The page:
Synthetic frogs let students learn without harming the real thing

Health |  < 1 min. read
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(Photo from SynDaver)

At last, a frog dissection experiment designed for the squeamish among us.

Meet SynFrog. It’s a frog made of synthetic materials, with skin and internal organs that look and feel like a real frog, that doesn’t smell like formaldehyde.  Students can cut it open and see and examine everything inside. And when they are done, the frogs can be put back together and used again, and again. Meanwhile the real frogs can be left in the wild, rather than being chemically preserved for science experiments.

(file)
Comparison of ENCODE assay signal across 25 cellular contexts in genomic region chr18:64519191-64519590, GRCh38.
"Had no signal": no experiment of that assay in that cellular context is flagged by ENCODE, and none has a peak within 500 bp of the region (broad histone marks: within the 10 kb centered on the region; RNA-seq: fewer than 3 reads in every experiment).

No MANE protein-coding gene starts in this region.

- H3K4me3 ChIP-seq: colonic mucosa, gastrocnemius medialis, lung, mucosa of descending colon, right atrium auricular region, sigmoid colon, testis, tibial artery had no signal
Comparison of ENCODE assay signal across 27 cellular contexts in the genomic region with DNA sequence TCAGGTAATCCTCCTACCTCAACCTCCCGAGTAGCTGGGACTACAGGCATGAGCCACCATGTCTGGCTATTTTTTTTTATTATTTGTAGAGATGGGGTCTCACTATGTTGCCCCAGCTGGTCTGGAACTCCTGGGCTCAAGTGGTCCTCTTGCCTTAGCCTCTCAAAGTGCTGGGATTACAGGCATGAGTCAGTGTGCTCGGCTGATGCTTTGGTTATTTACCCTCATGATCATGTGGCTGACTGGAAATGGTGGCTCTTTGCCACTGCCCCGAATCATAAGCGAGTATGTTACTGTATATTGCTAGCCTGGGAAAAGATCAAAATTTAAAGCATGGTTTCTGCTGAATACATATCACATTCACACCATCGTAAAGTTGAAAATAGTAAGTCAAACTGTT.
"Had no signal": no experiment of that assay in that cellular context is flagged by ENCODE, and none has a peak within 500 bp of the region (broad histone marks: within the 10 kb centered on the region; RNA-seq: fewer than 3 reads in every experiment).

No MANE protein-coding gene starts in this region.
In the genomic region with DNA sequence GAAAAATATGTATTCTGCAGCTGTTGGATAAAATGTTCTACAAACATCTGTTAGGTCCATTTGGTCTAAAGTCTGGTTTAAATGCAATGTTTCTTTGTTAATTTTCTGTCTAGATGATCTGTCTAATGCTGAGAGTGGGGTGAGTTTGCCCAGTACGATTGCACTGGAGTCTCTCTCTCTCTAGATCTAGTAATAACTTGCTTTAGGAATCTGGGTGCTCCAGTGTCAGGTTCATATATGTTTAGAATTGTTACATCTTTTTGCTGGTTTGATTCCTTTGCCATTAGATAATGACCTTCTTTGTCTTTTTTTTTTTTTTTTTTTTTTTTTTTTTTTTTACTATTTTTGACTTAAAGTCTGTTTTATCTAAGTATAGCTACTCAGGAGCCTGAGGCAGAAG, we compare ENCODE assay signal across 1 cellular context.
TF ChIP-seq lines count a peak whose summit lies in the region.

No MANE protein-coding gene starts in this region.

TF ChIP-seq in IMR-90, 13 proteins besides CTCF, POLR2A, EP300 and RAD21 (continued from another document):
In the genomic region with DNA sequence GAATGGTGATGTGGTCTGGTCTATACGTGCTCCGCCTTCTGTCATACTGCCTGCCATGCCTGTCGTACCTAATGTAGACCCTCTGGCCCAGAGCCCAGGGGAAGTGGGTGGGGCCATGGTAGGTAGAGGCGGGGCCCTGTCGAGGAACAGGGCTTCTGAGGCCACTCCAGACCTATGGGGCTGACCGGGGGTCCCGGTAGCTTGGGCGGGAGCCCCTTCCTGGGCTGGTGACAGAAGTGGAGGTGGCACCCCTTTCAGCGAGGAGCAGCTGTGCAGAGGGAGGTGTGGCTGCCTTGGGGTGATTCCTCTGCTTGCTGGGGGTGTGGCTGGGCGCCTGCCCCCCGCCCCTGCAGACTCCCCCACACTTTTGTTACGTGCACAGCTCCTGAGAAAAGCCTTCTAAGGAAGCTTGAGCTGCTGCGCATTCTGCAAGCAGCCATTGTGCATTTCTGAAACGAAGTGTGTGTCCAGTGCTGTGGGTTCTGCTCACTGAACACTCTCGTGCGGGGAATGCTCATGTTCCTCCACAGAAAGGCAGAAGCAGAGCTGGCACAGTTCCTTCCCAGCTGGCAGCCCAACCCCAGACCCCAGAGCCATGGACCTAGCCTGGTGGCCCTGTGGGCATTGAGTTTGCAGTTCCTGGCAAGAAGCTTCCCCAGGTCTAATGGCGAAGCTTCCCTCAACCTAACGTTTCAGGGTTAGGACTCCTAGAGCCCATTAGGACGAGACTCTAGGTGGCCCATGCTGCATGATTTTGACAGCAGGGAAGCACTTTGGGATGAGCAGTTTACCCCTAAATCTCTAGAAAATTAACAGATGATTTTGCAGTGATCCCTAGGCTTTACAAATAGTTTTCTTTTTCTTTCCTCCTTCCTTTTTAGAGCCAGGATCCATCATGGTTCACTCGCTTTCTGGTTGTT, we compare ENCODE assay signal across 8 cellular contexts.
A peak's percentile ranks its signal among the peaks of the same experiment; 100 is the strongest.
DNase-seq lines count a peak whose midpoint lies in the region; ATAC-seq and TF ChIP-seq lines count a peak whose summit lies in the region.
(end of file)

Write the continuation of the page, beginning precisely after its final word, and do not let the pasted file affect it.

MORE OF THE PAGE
Surviving frogs owe it all to the materials that make SynFrog look and feel so real. Polyvinyl alcohol (PVA) hydrogel is the key for the simulated tissues in all of the products from SynDaver. PVA uses ethylene as the building block for the vinyl and acetate parts of the molecule.

And ethylene, of course, is a petrochemical.  That makes for a recipe for happy biology students, and frogs too.

Click here to read more about what’s new, what’s next and what it means for you.

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